RE-IGNITE!  Tips to stay fired up about relic hunting!!!!

RE-IGNITE! Tips to stay fired up about relic hunting!!!!

“I came into this world as a reject
Look into these eyes
Then you’ll see the size of the flames
Dwellin on the past
Its burnin’ up my brain
Everyone that burns has to learn from the pain” – Limp Bizkit

Straight up.   For the past 18-24 months I’ve been fortunate enough to detect “at will”.     I’ve hunted 4, 5, 6 days per week at times, probably no less than 3 days per week average over any period.  But as expected, various commitments have recently forced me to cut back on my detecting time, and now I have to consider detecting more like a sane human being.

I hunt solid research and stick my neck way out there, way outside my comfort zone, and continually get new permission.  As a result I’ve been on a run that is downright embarrassing.  Over the last year or so, I’ve dug 9 Civil War plates including a pewter CSA belt buckle, a pair of solid cast block “I” Confederate infantry buttons, a key date 1895-O Barber dime, an ultra-rare Confederate “Droop Wing” button, and a freaking George Washington inaugural button, one of the “holy grails” of detecting IMHO.    I no longer maintain any bucket list because the thrill of what might come out of the ground next beats anything I could consciously think of.

One of my hunting partner haunts me with this phrase: “Dude.  You can quit the hobby.  You’ve dug everything there is to dig.”   So I’m going to drink my second glass of wine tonight and get back to basics:

Who ever heard of a hobby where you have to continually move to new property,  primarily private property, and continue to get an endless string of permission from new property owners in order to consistently be successful.

“It’s a tough hobby.” – Mike Sanderson

Why would you do it?  Why do you do it?

I could give a lot of answers to that question, but for me it boils down to this:

I am addicted to the split second of time travel that occurs with every single good find.     That feeling makes the bullets I dug yesterday every single bit as exciting as the first one I ever dug.  Plus, I’ve worked very hard to continually refine my skills, and to be honest, I might think that I just might be one of the few people that can save certain relics that are hard to reach.  And guess what?  Hate to burden you with it, but if you are bold enough to get the permission, and you are the one that is there, then that person in sole position to save those relics before they deteriorate, or are paved over or otherwise destroyed, is probably you.

I respect the many great detectorists that have gone before us.  Most of them have freely shared encouragement, guidance and tips that have saved me a lot of grief and pointed me in the right direction time and time again.    With that said, the year is 2016, and though a lot of it is reality, I am told time and time again that permission has become difficult to obtain, and all the really good sites have been hunted out.   Yet, with all due respect,  I, and an army of detectorists like me, continue to get permission and dig relics in the places in question, and “the relics never lie”.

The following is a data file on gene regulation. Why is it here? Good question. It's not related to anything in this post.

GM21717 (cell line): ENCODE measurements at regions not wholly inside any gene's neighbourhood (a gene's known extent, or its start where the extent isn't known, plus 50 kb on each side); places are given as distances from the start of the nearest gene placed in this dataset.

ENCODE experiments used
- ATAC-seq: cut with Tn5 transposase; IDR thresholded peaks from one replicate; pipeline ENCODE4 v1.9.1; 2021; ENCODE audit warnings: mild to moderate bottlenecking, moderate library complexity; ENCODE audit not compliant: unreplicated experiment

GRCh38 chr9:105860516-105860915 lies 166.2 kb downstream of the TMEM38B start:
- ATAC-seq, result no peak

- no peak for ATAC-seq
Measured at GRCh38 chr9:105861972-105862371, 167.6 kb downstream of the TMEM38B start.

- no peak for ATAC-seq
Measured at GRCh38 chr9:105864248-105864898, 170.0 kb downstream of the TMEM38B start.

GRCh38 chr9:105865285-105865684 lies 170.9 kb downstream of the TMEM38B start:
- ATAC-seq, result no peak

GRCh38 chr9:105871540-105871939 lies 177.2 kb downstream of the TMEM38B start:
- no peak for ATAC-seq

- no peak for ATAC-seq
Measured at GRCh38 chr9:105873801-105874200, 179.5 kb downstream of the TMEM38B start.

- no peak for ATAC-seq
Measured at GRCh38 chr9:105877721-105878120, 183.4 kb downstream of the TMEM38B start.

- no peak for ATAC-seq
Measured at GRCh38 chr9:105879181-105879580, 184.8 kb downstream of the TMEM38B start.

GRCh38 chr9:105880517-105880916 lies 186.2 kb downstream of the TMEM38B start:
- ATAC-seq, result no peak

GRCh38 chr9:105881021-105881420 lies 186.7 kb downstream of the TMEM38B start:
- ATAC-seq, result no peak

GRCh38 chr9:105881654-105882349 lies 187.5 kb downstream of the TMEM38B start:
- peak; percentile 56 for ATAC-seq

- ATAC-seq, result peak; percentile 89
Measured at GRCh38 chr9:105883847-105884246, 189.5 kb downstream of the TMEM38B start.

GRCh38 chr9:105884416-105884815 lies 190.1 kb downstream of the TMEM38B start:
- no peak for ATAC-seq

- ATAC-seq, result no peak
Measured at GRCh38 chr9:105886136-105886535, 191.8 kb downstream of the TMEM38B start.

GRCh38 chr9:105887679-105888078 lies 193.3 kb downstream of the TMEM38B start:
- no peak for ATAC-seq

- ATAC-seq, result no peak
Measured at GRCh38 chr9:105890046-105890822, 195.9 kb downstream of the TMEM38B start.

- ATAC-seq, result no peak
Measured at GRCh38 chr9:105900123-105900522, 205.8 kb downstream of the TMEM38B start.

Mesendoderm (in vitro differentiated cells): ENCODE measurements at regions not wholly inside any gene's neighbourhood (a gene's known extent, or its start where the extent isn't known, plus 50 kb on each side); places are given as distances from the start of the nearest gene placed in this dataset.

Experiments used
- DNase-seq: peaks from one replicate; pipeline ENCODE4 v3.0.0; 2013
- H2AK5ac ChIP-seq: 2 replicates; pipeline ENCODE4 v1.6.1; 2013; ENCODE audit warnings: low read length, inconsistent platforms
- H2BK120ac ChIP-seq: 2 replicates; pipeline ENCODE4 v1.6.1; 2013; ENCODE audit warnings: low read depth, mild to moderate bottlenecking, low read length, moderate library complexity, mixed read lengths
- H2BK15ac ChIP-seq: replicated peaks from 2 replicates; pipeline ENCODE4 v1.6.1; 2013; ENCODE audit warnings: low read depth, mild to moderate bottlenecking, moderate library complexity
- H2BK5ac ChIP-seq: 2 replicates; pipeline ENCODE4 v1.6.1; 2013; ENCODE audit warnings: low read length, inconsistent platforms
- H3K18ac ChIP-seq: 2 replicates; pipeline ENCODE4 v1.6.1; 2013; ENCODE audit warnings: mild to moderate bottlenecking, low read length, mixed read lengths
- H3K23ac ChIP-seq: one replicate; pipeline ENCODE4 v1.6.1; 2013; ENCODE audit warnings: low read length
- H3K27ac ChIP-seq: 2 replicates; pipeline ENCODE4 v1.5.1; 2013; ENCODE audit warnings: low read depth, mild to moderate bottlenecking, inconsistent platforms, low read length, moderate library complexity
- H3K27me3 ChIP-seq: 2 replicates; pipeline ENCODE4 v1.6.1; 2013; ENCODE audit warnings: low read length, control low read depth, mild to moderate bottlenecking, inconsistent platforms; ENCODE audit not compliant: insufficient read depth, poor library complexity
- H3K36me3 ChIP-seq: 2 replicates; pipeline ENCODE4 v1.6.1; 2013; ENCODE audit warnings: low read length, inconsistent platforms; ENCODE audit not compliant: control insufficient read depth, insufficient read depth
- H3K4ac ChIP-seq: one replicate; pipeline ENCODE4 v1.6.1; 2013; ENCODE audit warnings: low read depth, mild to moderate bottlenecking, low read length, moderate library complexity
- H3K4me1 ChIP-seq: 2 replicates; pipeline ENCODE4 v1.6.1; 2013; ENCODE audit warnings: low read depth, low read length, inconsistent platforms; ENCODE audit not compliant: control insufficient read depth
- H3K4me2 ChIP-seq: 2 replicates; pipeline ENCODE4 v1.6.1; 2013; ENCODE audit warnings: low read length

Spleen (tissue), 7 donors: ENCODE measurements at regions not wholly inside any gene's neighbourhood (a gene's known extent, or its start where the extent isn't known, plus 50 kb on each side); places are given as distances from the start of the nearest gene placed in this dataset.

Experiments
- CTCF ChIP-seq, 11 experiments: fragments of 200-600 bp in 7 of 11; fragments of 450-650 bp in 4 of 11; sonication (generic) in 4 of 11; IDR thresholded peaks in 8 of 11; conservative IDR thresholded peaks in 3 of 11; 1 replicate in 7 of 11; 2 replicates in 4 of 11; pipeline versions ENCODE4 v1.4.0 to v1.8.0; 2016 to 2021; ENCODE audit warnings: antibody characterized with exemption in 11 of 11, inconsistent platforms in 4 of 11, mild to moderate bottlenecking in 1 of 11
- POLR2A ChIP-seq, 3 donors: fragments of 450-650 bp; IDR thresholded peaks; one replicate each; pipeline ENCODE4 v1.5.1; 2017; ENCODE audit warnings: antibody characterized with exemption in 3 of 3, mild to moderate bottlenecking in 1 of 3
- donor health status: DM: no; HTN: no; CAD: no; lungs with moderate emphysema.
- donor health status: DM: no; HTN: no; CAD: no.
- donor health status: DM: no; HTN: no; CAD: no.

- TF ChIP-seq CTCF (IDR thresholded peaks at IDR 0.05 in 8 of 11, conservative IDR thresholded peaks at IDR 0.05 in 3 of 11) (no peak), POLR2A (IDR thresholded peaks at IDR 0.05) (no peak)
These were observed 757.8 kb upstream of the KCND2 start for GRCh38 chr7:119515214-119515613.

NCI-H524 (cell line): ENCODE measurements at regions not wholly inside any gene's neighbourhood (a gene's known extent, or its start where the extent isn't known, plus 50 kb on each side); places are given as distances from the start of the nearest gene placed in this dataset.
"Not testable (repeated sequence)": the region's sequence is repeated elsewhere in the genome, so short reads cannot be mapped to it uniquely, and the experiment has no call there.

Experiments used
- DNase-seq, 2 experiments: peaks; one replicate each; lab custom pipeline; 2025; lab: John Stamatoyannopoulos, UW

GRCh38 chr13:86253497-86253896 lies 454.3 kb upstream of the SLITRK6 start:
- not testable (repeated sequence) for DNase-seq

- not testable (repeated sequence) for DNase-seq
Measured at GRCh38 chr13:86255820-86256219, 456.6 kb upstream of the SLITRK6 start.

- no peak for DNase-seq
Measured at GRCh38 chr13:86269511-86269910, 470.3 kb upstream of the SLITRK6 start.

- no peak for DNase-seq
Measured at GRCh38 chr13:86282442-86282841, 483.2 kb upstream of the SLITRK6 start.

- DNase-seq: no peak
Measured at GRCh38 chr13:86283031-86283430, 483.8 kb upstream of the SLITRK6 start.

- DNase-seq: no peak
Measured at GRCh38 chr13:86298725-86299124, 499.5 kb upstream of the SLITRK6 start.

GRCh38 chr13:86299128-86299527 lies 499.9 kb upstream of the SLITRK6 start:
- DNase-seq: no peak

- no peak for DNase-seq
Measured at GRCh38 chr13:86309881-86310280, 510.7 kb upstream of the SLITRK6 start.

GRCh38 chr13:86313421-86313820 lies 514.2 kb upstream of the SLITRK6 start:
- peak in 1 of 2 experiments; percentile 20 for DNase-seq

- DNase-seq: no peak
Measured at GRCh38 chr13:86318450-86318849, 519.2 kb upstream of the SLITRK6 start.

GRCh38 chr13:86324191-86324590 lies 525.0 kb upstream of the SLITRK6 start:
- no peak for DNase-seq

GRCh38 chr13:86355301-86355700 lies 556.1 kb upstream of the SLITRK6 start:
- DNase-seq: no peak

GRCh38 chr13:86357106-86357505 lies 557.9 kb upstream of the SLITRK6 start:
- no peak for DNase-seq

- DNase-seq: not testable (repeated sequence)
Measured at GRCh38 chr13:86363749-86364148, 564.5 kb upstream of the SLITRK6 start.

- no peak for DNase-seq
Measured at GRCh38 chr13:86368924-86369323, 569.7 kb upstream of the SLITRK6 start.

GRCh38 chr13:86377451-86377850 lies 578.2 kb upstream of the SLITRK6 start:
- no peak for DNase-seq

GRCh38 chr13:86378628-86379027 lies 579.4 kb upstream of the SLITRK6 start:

Someone told me recently that the worst thing about metal detecting is other detectorists.  That is harsh, but if you are successful at detecting, you learn this as a profound truth that you really wouldn’t believe otherwise.     I’ve seen great detectorists consistently and repeatedly accused of stealing people’s sites and infringing on other detectorists “territory”, and that they buy items from eBay and bury them for attention.   None of this is true, of course.  Successful detectorists are regularly and unjustly called hypocrites, thieves, and liars, and even been called out because of political or religious beliefs – over METAL DETECTING?!?!?   And yes, most of the time these claims are made over social media or instant messenger to third parties, not directly.   Never mind how hard they worked on research and permission and detecting skill – they are obviously cheating.  The fox and the grapes.  Show me a successful detectorist that someone isn’t railing on about something and I’ll show you a fictional character!

So what do you do?  Tuck tail and say “screw this hobby”?    People are too cutthroat and its too hard?   Of course not.  Continue to enjoy the history, and enjoy the adventure, the good relationships, and fulfillment that comes with each find.   Like anything worth doing, focus on the good things.

So when you are burned out or frustrated because of social media, or a bad slump, or a bad experience with another detectorist, remember what you enjoy about detecting – why you keep doing it.   Is it the thrill of each find?  The people you meet getting permission?  The bliss of being away from your day job?  Whatever it is, connect with it, understand it, and be at peace.

Stay hungry, because detecting is part of who you are.  Detect smarter, continue to improve, follow more of your own advice, and swing for the fence more often.   I submit to you that your best detecting days are ahead of you, not behind you.

Brett Lider


Discuss This Article